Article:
DICK, Quintin (1777-1858), of 20 Curzon Street, Mayfair, Mdx.
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Family and Education
b. Mar. 1777, 1st s. of Samuel Dick, E.I. proprietor and merchant, of Dublin by Charlotte, da. of Nicholas Forster of Tullaghan, co. Monaghan. educ. Trinity, Dublin 7 Oct. 1793, aged 16½; L. Inn 1797, called [I] 1800. unm. suc. fa. 1802.
MP [I] 1800.
Capt. W. Essex militia 1839, lt.-col. 1846-52.
Quintin Dick owed his start in public life to the great wealth of his father, a Dublin East India linen merchant who represented the fourth generation of a Scots family settled in county Antrim.1 He sat for Dunleer in the Irish parliament just before the Act of Union which, as his kinsman John Foster’s* nominee, he opposed. In the same year he was called to the Irish bar. Soon afterwards his father died and he came to London, where his uncle and namesake was a merchant,2 and probably went into business with him. In 1803 he entered the English Parliament on the Buller interest for West Looe, presumably by purchase, for his conduct was independent.
Dick took his seat on 2 Feb. 1804. On 2 Mar. he objected to the debate on the Irish exchange and currency as tending to diminish public confidence in the Bank of Ireland and criticized a pamphlet of Lord King’s attacking the Bank: tranquillity and English backing would restore faith in the institution. He had some objection to Pitt’s additional force bill in June 1804, appearing to have voted against it on the 15th, and was listed as ‘Foxite and Grenvillite’ by Pitt’s friends in September, but on 8 Apr. 1805 he voted with the government minority against the censure of Melville. He was listed as a Pittite in July.
Left without a seat in 1806, he was brought in (by purchase through the Hon. Henry Wellesley*) for Cashel, an Irish borough placed at the disposal of administration, in 1807. He had at first bargained for Tralee for £5,000, but Castlereagh stopped this, ‘that he may not mistake that he owes his seat to government. He voted with us in opposition and we have therefore no right to be suspicious, but it is better there should be no doubt as to the quarter whence the seat is derived.’ He may have been the ‘Mr Dick’ who applied too late to become one of the ‘Danish commissioners’ in November 1807.3 In March 1809 he found himself in disagreement with government in favouring the investigation of the Duke of York’s alleged abuse of military patronage and, feeling unable to vote with administration, resigned his seat of his own volition after a private discussion of the matter with Castlereagh. Dick evidently regarded it as a matter of honour to resign, but complained loudly of obtaining no rebate on his premature vacation of the seat. An unsuccessful attempt was then made by William Alexander Madocks to accuse government of having forced Dick to resign his seat, 11 May 1809. The Irish secretary reported next day:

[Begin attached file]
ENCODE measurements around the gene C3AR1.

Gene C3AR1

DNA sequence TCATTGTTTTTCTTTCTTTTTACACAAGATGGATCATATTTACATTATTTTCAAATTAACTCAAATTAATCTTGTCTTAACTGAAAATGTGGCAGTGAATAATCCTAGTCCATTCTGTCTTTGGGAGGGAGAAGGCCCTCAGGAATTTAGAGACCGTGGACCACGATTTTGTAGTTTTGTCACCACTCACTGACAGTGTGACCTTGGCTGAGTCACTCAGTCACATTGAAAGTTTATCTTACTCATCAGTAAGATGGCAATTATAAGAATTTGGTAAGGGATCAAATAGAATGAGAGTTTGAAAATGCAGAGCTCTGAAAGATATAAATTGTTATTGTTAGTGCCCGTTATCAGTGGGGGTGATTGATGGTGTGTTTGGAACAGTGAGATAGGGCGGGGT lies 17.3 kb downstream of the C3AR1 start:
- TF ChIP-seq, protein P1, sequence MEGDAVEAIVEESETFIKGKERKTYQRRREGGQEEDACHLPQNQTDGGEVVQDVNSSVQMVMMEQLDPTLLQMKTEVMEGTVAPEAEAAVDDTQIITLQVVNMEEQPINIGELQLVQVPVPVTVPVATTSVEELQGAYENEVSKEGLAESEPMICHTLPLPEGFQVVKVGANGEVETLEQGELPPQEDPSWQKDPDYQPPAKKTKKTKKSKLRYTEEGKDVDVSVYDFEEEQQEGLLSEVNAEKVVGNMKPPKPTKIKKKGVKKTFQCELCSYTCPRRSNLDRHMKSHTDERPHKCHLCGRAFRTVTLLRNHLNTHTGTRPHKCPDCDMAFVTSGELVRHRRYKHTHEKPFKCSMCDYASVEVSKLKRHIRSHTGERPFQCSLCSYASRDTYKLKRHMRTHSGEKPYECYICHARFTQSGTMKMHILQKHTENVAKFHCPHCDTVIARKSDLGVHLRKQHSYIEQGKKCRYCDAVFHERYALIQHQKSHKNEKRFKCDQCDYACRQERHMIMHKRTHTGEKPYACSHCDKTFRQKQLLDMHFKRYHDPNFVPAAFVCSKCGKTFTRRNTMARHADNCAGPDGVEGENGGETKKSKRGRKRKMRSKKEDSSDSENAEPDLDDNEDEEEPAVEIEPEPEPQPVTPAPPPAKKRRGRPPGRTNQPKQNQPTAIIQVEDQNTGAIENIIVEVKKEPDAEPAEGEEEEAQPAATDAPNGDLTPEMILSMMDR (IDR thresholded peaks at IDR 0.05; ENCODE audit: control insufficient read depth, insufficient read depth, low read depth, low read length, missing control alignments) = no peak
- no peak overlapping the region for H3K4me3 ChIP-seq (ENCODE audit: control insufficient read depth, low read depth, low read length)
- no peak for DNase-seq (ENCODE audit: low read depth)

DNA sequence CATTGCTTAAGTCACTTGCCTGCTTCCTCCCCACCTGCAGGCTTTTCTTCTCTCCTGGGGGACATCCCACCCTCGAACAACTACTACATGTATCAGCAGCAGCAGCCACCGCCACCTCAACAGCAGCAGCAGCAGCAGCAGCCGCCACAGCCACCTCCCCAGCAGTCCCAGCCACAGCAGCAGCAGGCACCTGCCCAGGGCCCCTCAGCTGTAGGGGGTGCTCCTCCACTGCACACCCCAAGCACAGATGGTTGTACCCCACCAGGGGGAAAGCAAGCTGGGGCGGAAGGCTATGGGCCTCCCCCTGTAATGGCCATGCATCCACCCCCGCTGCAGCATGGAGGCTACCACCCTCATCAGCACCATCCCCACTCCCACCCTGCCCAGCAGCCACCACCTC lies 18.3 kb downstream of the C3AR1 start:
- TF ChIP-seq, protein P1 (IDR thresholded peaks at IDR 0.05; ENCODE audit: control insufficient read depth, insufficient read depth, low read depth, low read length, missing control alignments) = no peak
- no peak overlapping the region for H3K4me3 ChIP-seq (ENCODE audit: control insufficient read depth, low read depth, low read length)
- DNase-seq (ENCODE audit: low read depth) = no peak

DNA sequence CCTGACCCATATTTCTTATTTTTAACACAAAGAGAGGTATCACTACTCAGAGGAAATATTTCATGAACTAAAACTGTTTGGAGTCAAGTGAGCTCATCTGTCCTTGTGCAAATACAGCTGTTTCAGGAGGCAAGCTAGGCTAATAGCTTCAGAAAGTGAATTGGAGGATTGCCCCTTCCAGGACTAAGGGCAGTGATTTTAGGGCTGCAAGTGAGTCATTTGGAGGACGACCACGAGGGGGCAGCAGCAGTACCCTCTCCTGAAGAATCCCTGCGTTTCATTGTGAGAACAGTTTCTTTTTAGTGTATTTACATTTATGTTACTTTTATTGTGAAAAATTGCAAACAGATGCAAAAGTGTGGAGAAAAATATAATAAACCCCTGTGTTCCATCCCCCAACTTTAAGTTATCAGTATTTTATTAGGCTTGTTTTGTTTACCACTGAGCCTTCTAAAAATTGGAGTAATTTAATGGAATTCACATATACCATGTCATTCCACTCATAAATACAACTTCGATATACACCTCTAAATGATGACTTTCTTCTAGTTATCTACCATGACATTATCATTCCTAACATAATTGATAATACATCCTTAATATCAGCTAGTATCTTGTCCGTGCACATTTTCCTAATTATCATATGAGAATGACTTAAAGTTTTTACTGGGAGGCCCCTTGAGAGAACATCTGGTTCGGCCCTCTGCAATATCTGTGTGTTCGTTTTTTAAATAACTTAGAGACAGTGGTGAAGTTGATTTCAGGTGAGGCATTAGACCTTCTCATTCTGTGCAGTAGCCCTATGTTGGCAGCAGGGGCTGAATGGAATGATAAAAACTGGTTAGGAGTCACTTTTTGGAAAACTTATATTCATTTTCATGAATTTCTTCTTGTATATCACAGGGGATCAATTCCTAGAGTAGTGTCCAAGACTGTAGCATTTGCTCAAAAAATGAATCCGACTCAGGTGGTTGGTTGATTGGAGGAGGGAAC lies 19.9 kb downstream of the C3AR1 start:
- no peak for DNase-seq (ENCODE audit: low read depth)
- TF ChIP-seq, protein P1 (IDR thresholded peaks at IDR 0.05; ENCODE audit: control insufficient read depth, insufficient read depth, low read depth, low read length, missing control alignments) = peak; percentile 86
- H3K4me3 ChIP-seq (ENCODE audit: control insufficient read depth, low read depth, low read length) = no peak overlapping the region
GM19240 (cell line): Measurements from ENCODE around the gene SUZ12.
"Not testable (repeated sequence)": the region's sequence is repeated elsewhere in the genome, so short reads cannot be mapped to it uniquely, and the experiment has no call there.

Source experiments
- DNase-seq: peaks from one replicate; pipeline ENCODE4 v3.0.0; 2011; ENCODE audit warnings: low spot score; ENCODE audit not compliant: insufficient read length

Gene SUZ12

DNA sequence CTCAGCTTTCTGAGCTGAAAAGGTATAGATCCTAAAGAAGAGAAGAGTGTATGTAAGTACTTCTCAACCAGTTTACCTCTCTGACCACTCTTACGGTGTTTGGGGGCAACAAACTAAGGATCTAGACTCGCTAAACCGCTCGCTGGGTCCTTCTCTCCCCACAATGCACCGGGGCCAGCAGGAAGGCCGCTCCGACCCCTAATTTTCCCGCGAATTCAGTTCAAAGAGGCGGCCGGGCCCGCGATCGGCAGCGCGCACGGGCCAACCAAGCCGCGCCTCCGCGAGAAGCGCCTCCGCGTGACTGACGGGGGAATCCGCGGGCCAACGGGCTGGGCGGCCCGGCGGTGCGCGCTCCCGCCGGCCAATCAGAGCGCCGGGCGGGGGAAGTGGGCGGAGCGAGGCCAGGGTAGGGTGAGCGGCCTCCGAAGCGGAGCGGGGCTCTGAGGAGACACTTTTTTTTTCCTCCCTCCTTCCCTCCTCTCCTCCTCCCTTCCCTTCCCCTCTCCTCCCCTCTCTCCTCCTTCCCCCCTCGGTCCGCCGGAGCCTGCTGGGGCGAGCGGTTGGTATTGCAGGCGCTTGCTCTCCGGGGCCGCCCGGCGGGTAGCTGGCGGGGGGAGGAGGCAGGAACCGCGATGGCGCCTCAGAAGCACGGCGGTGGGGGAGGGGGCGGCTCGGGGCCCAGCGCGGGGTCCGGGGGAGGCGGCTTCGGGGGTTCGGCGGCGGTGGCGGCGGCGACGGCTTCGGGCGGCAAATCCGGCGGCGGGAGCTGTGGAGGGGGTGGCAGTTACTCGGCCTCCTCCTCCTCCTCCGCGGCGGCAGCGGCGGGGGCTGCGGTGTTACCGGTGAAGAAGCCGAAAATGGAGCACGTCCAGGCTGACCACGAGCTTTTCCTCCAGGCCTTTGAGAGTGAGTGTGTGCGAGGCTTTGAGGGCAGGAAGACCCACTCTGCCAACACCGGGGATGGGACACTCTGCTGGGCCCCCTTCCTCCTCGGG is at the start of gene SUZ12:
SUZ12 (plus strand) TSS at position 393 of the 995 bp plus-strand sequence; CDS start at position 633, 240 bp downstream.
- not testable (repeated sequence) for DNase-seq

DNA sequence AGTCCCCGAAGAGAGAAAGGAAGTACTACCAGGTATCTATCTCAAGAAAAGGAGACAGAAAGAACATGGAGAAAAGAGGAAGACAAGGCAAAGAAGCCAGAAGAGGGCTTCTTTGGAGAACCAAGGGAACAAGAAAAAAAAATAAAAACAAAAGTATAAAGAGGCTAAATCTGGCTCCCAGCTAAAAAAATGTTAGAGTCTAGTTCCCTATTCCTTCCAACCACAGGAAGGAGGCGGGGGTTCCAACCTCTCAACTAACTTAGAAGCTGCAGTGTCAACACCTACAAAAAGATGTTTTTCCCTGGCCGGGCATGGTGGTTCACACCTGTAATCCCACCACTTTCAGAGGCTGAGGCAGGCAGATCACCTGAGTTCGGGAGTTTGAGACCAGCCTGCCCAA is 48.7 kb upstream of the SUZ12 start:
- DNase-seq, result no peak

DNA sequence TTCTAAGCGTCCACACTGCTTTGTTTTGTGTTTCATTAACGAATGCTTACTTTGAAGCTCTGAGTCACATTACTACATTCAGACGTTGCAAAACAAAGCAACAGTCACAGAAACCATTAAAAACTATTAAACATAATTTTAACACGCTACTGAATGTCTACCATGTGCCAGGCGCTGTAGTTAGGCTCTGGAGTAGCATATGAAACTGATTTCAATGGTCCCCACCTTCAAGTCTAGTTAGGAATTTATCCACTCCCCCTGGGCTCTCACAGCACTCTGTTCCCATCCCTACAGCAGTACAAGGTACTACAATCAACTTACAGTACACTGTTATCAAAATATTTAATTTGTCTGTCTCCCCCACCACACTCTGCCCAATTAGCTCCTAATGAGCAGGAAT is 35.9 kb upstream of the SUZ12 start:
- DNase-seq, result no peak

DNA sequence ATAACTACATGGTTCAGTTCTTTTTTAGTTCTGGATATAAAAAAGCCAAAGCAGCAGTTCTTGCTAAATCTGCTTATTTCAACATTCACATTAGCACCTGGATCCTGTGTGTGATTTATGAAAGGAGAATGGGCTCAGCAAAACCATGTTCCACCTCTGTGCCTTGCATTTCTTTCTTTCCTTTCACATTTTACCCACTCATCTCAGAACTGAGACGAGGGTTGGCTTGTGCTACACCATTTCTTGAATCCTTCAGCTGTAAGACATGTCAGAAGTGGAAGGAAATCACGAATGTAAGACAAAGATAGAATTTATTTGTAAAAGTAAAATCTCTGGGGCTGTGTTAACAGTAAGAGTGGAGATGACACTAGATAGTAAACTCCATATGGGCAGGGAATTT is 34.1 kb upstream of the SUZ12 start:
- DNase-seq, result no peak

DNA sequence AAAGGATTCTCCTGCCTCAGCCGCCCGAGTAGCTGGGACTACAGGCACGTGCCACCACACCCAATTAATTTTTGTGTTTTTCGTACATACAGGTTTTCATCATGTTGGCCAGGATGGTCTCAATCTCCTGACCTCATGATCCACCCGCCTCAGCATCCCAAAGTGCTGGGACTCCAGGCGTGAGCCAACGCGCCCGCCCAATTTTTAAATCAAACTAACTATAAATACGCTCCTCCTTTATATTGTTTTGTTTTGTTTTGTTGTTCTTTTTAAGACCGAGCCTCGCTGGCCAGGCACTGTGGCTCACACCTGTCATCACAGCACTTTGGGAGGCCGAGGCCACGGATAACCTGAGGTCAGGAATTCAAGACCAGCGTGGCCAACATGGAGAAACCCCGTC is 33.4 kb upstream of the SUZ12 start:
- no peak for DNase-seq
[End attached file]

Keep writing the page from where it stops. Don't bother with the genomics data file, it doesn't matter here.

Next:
Mr Madocks brought forward his motion last night, which was answered in the first instance in a most proper and manly manner by Perceval. The former stated his intention to examine evidence as to the corrupt interference of the Treasury with seats in Parliament, beginning with Mr Quintin Dick and the borough of Cashel, and Lord Castlereagh’s alleged requisition to the latter to give up his seat for voting against the Duke of York. Lord Milton moved one amendment, that instead of being heard at the bar of the House, the charge should be referred to a select committee, and Mr Tierney moved that it should be restricted to the putting Mr Dick out of Parliament, saying nothing as to the bringing him in. Both amendments were negatived without a division, and on the main question 85 voted for Mr Madocks’s motion, and 310 against it. This is rather a damper upon Jacobinism.4
Dick himself wrote to Madocks and also to his kinsman Foster assuring them that ‘the statement of Lord Castlereagh having suggested to me that I ought to resign my seat rather than vote against the Duke of York’ was ‘totally unfounded’. Madocks had alleged that Spencer Perceval was involved in putting pressure on Dick but Perceval stated that, on the contrary, he had pressed him to continue in the House.5
After this, Dick, who was ‘thrown out of his gig and nearly killed’ in August 1820, was out of Parliament until 1826, when he resumed his public career, as a Tory opposed to Catholic relief. He retired in 1852 and died unmarried 26 Mar. 1858, aged 81, ‘respected as a man of in